Lenacapavir, the first HIV capsid inhibitor, led to viral suppression in 81% of people who had used several prior antiretroviral medications and had multidrug-resistant virus, according to a presentation at the 11th International AIDS Society Conference on HIV Science. Another study found that the twice-yearly drug also shows promise for people starting treatment for the first time.

Lenacapavir (formerly known as GS-6207), from Gilead Sciences, disrupts the HIV capsid, the cone-shaped shell that surrounds the viral genetic material and essential enzymes. Previous laboratory research showed that lenacapavir interrupts multiple stages of the HIV lifecycle. Because it works differently than existing antiretrovirals, it has the potential to remain active against virus that has developed resistance to other types of drugs.

Early clinical trials showed that a single injection of lenacapavir as monotherapy led to substantial reduction in viral load, and the drug appears to have a high barrier to resistance. A study presented at this year’s Conference on Retroviruses and Opportunistic Infections showed that oral lenacapavir led to rapid viral load reduction in highly treatment-experienced people. Gilead recently requested Food and Drug Administration approval of lenacapavir for treatment-experienced people with limited treatment options.

Treatent-Experienced People
Jean-Michel Molina, MD, PhD, of Hôpital Saint Louis in Paris, presented the latest findings from the ongoing Phase II/III CAPELLA trial, which is evaluating lenacapavir for people with highly resistant HIV whose current antiretroviral therapy is not working.

“Despite the advances in treating HIV infection, there remains an unmet need for treatment options for people who struggle with multi-drug resistance,” Molina said in a Gilead press release. “As a physician, it’s frustrating to have limited options for these patients who are at greater risk of progressing to AIDS.”

In the functional monotherapy part of the trial, 36 adults with resistance to multiple antiretroviral drug classes who had a detectable viral load on their current regimen were randomly assigned to add oral lenacapavir or a placebo to their failing regimen for 14 days. As previously reported, 88% of those assigned to lenacapavir had at least a half-log reduction in viral load at that point, compared with just 17% in the placebo group. 

In the maintenance part of the study, all participants receive subcutaneous injections of lenacapavir every six months for a year plus an optimized background regimen designed to work as well as possible based on resistance testing. A second nonrandomized open-label cohort includes another 36 people who received oral lenacapavir for 14 days followed by injections every six months plus an optimized background regimen.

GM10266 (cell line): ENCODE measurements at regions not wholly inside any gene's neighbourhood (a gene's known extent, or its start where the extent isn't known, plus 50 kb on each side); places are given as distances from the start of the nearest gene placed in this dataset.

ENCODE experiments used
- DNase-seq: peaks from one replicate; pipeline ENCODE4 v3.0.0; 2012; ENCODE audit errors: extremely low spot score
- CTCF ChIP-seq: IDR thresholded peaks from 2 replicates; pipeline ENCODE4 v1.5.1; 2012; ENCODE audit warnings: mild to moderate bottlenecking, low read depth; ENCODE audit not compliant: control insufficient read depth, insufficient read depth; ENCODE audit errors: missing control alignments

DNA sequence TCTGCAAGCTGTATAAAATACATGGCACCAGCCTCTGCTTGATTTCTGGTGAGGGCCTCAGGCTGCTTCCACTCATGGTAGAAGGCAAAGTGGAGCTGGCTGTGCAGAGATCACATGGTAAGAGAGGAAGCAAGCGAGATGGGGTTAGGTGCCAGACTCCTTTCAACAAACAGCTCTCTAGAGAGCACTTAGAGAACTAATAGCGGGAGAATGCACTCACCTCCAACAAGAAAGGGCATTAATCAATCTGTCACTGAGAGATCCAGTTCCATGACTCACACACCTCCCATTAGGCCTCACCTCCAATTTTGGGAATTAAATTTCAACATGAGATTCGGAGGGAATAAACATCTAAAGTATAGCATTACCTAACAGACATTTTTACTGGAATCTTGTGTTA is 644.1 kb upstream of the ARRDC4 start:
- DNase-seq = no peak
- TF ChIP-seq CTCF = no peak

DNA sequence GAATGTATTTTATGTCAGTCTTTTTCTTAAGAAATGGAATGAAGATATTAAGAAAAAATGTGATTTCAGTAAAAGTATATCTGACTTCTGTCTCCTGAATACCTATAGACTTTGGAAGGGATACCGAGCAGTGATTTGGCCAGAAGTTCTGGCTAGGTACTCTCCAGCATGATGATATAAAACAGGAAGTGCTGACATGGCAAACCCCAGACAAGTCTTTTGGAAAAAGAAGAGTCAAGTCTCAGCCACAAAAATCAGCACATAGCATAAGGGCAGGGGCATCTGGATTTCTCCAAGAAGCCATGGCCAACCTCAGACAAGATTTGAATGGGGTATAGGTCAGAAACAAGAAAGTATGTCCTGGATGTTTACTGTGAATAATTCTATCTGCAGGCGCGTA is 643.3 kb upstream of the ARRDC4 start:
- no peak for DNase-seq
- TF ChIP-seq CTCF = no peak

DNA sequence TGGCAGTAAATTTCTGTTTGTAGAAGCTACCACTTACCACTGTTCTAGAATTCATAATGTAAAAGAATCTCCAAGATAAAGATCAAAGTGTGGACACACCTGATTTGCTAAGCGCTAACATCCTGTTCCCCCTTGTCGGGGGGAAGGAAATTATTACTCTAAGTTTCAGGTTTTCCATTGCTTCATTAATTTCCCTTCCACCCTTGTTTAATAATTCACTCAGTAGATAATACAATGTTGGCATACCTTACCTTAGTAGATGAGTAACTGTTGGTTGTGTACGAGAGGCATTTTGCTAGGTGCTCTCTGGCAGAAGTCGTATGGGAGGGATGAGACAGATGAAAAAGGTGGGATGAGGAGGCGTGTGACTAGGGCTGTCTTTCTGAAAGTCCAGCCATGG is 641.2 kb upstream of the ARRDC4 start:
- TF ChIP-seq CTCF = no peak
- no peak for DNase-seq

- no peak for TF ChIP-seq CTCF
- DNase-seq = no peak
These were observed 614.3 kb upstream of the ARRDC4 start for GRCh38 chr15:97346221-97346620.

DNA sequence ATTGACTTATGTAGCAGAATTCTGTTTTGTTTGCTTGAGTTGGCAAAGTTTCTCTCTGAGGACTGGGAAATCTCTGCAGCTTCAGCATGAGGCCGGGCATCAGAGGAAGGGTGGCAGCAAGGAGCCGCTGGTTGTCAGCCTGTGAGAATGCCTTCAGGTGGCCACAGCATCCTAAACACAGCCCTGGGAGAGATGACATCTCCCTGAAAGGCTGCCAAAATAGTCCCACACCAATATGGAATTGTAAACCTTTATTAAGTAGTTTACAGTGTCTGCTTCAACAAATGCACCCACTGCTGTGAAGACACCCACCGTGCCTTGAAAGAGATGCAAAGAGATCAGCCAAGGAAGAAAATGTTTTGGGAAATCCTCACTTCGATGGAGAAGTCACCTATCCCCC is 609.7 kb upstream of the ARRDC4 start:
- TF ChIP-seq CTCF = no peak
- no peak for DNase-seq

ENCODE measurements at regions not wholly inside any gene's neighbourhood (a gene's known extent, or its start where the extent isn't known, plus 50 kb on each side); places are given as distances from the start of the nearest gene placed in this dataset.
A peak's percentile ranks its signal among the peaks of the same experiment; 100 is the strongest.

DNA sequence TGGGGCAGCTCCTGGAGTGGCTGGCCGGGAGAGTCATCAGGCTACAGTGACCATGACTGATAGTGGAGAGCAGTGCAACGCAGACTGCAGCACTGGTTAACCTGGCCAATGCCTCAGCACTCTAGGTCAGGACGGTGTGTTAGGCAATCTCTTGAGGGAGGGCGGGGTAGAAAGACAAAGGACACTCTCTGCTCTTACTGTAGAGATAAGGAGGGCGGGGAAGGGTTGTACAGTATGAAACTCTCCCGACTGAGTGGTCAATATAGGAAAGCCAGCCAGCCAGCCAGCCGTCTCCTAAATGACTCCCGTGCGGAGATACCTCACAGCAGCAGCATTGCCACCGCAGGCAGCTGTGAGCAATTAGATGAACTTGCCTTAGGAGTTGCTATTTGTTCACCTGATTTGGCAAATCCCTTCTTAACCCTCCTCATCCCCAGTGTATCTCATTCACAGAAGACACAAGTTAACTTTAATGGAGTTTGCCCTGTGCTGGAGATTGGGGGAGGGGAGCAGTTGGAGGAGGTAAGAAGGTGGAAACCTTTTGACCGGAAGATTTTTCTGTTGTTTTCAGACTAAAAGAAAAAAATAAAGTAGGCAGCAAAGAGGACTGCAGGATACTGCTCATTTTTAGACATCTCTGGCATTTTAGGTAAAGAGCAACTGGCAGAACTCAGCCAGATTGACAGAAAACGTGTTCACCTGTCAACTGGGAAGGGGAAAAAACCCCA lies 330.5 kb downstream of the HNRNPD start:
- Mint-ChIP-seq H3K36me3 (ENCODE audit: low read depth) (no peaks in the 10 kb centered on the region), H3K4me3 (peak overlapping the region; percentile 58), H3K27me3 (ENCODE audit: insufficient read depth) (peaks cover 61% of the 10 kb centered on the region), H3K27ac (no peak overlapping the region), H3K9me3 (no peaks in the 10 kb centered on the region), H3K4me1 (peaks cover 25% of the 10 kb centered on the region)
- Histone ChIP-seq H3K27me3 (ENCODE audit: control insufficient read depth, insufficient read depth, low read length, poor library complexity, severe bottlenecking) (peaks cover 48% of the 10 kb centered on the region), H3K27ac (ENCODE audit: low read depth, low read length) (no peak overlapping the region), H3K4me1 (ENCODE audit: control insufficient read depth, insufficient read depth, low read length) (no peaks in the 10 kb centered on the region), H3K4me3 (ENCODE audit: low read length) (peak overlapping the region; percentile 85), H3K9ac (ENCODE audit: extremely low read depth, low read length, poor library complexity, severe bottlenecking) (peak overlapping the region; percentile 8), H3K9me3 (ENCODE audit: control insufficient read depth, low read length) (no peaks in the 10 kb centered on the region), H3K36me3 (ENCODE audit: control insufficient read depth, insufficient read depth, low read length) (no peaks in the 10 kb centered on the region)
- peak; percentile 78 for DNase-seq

In the two groups combined, 75% are men, and the median age is 52 years. They were diagnosed with HIV a median of 24 years ago, had tried a median of 11 prior antiretrovirals and nearly two thirds have advanced immune suppression with a CD4 count below 200. Almost all have HIV that is resistant to nucleoside/nucleotide reverse transcriptase inhibitors and non-nucleoside reverse transcriptase inhibitors, 81% are resistant to protease inhibitors and 69% are resistant to the newer integrase inhibitors.

Molina presented 26-week efficacy data for the randomized cohort and safety data for both the randomized and open-label cohorts. At that point, all of the 36 randomized participants and three of the 36 open-label participants had received a second injection of lenacapavir.

At 26 weeks, 81% of participants in the randomized cohort had an undetectable viral load below 50 while 89% had a viral load less than 200. People who had no fully active drugs in their optimized background regimen didn’t fare as well, with 67% achieving an undetectable viral load. But it is still quite an achievement for four out of six people with highly resistant HIV to achieve viral suppression on lenacapavir functional monotherapy.

Viral suppression was accompanied by CD4 cell recovery, with an average gain of 81 cells. The proportion of participants with a very low CD4 count below 50 dropped from 22% at baseline to zero at week 26.

Among the 11 participants who met the criteria for resistance testing, four showed evidence of emergent lenacapavir resistance mutations, including M66I, Q67H, K70N/R/S and N74D. All four stayed on lenacapavir, and three experienced viral resuppression, including two who did not change their background regimen. No one developed further resistance to the drugs in their background regimen.